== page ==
I am, apparently, Twitter user #79,903. That’s almost 16 years on the hell site – out of what is nearing 30 years online – so it is easily the longest internet platform I’ve ever engaged with.

Like practically everyone, I don’t have much faith in what’s to come. I don’t expect it to fall apart overnight, but like most of the internet, nothing good can stay good forever. (And really, Twitter has been bad long before recent events. But it’s also had critical mass in a way few sites have.)

I don’t know quite what the future holds for Twitter. I will undoubtedly keep passively reading it and engaging when necessary. But my energy has already been going elsewhere for a while.

I’ll spare you a treatise examining years of my mixed feeling about social media and leave it at this:

A. The majority of my social energy these days in on Discord. You can find me at Remy#4558.

B. I am building a small, private Discord community of my own. I have no desire to cannibalize the other small communities I’m in. But if you want to join a small circle of folks that I’d vouch for, drop me a note wherever you normally contact me.

C. I’m also on Cohost. It’s got a very non-serious vibe that I’ve missed. The longer, navel-gazing stuff will probably still end up here.

D. I’m also, as of March 2023, on Mastodon. I’m as surprised as you probably are.

E. I’m also also, as of June 2023, on Bluesky.

E. I’m still on a bunch of other places. The ones I’m most active on: Instagram, Steam, Foursquare/Swarm, Letterboxd.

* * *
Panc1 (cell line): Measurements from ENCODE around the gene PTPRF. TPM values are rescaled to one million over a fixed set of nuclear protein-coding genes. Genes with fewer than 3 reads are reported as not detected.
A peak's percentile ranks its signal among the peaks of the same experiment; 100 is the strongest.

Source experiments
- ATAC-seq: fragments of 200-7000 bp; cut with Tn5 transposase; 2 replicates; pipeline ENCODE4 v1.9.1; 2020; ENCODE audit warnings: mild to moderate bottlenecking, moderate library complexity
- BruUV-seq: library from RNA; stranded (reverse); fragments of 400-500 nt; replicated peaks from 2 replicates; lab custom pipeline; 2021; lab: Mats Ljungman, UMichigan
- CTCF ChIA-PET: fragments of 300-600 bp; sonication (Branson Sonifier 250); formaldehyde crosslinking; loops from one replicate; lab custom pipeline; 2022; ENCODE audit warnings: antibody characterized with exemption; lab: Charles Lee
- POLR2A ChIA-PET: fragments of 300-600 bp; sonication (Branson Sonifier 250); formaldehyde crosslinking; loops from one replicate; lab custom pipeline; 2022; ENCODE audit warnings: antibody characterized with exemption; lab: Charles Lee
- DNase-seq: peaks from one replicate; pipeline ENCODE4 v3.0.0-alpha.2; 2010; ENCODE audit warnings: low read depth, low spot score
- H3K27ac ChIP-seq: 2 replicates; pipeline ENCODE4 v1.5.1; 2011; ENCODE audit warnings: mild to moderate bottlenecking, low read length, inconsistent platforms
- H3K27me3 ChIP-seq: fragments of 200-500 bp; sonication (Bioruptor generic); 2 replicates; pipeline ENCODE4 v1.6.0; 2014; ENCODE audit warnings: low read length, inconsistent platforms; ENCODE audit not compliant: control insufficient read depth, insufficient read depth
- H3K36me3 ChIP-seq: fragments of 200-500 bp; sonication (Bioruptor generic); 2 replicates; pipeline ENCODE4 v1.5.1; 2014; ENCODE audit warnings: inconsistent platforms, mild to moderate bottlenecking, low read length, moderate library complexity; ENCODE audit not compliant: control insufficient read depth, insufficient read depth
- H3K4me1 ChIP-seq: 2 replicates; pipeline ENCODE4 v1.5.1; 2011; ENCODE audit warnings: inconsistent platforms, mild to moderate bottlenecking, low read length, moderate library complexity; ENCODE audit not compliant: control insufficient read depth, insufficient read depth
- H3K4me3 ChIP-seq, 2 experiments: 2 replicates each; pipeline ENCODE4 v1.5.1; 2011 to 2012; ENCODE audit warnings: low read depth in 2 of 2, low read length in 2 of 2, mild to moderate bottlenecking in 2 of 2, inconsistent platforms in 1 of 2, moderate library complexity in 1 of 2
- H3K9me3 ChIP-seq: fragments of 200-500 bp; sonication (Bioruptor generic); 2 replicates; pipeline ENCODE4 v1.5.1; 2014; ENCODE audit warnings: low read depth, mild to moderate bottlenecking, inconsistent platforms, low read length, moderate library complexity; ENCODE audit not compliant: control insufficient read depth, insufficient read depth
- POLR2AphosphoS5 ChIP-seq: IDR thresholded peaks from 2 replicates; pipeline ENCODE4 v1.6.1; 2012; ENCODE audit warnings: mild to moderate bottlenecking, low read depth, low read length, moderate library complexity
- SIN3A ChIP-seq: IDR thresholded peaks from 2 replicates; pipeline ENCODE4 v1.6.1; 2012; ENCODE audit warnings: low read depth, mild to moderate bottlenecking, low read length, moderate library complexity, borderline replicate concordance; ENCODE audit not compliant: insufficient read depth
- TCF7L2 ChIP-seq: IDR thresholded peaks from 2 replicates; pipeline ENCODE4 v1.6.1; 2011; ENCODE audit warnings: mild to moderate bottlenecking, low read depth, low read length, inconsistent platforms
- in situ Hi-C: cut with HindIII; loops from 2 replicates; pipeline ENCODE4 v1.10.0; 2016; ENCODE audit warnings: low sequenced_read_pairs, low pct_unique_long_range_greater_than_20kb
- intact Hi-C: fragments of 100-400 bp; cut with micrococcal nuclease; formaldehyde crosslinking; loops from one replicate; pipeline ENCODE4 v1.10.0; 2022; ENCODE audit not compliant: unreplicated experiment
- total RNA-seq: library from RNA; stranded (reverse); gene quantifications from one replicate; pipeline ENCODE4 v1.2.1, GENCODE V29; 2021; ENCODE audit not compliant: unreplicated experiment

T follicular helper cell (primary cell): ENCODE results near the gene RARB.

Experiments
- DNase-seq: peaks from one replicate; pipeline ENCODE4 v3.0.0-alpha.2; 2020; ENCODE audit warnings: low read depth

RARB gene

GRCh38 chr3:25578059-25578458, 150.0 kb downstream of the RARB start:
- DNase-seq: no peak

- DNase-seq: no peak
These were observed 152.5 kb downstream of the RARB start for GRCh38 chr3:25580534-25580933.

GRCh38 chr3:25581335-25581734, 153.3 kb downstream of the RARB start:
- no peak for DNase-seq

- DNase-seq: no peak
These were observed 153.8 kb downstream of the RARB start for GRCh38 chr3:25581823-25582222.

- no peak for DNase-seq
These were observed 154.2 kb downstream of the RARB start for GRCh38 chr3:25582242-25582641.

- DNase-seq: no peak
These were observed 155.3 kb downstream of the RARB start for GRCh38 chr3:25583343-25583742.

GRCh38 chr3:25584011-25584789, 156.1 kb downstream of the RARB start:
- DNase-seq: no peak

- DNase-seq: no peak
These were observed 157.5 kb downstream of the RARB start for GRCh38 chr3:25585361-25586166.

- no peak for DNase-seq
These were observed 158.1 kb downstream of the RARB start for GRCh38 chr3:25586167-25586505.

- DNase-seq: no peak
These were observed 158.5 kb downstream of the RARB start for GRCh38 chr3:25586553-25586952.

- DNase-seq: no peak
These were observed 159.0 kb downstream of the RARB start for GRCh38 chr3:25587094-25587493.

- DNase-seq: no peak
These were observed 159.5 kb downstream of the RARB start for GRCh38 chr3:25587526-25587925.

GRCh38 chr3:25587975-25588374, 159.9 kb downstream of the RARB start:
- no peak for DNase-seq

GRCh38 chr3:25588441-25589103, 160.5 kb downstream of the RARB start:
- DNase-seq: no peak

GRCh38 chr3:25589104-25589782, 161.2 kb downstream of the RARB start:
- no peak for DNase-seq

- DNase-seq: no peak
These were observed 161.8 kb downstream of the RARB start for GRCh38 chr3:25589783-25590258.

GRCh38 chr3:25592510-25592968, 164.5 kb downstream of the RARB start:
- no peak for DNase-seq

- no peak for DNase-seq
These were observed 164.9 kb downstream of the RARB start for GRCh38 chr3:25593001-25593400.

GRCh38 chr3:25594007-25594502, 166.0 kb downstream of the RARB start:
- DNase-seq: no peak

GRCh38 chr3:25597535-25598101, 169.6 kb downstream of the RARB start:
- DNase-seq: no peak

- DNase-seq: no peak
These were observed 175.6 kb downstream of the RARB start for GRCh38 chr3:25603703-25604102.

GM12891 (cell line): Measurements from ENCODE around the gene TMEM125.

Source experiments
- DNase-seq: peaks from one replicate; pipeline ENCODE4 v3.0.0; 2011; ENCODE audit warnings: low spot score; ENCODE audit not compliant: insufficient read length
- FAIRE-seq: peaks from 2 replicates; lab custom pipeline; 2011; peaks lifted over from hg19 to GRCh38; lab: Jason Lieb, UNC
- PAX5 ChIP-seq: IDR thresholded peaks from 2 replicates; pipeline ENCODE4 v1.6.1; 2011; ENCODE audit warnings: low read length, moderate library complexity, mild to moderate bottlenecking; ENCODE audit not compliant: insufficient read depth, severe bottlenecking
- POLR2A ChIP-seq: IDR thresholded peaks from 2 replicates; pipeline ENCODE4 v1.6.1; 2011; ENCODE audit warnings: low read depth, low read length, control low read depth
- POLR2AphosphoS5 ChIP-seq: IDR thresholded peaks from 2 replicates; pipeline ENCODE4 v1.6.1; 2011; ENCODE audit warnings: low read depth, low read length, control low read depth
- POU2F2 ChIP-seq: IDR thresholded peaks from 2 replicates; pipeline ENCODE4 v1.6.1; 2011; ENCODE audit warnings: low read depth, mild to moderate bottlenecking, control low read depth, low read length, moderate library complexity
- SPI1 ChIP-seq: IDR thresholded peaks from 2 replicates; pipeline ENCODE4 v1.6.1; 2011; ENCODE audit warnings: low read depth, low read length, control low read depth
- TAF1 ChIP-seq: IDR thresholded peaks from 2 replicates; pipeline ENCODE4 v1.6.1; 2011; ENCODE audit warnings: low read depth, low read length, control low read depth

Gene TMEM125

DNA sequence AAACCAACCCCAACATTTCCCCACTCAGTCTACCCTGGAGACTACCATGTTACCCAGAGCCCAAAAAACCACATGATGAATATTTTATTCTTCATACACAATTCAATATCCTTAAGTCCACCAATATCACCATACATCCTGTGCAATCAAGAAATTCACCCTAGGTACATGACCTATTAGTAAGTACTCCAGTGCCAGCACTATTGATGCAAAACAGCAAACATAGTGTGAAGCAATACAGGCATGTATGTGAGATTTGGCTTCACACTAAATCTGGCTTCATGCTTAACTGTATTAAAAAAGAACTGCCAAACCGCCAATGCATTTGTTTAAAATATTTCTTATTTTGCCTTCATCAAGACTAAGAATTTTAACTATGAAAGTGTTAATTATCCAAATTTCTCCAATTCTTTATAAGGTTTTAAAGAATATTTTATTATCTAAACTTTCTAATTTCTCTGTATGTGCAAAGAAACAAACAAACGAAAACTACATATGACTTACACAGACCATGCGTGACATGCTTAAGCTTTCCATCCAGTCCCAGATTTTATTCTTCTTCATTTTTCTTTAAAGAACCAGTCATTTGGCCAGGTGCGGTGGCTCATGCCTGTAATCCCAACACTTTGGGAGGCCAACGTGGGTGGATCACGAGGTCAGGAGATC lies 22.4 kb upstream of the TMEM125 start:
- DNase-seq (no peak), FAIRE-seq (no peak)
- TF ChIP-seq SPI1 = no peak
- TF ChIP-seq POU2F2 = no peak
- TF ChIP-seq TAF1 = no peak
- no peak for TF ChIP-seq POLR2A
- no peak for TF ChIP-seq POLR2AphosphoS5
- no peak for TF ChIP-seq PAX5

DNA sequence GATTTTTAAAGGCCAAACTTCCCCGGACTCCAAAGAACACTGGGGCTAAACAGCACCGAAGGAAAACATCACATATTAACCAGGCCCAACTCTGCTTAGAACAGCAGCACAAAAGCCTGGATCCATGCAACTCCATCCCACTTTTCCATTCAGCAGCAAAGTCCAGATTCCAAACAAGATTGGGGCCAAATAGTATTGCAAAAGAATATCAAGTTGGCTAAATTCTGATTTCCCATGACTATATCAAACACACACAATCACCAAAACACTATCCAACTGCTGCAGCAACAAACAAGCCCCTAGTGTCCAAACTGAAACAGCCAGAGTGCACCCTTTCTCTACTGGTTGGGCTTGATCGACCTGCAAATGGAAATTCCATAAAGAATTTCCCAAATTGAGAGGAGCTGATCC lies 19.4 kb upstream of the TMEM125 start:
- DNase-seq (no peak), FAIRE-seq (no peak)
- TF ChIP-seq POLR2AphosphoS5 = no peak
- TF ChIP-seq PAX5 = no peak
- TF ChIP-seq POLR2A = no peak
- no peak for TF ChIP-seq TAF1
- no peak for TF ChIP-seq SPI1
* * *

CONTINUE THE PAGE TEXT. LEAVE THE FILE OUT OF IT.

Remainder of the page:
That’s all for now. Good luck and do your best.


Out With The Dodgeball, In With The Brightkite

While I have been a faithful Dodgeball user for over 4 years, it’s not been a service that has been taking strides to make me love it. The site exists now almost exactly as it did back then, save using Google Accounts after they were bought out in the spring of 2005. While it remains functional, it has been losing mindshare in the face of stiff competition. Yelp does reviews better; Twitter does messaging between friends better; Facebook handles connections between friends better.
The only place Dodgeball still had a hold on me is for checking in; announcing to your friends where you were.

That was until I saw this demo of the Brightkite iPhone application:

Brightkite for the iPhone from Brightkite on Vimeo.

I’ve been tangentially aware of Brightkite through their Twitter integration, but between the app and the service, any use I had for Dodgeball is essentially gone:

  • While Dodgeball was limited to 22 cities, Brightkite is US-wide. Ironically, this is because Brightkite leverages the Google Maps API – something that Google has failed to do with their own service.
  • Dodgeball is all-or-nothing with location data, while Brightkite has tiered access so that not all of your friends – or the world – get your precise location data.
  • Brightkite integrates with Twitter and FireEagle; Dodgeball essentially silos your data.

Consider Dodgeball’s coffin nailed shut. is the sort of app I’ve been waiting for since the iPhone SDK was first announced. is available now.


iUseThis for the iPhone

It’s been just over two years since I started using iUseThis, a neat web tool for tracking OS X apps you use. A social network for software junkies, I suppose.

As part of iPhoneDevCamp, Marcus and Arne have launched an iPhone-centric version of the site, allowing people to track and comment on their iPhone apps.

This is one of those things that I didn’t realize I was missing until I saw it. While the App Store does have plenty of methods of app feedback (user reviews, popularity ratings), it does tend to be a bit low on the signal to noise ratio. IUseThis works better, with a or Digg like method of popularity. The more people that mark they use an app, the higher it goes.

You can find my app list on my profile.

(Before anyone starts marveling as to the number of apps I have purchased: dumping five years of spare change into an iTunes gift certificate via Coinstar makes all the difference in the world.)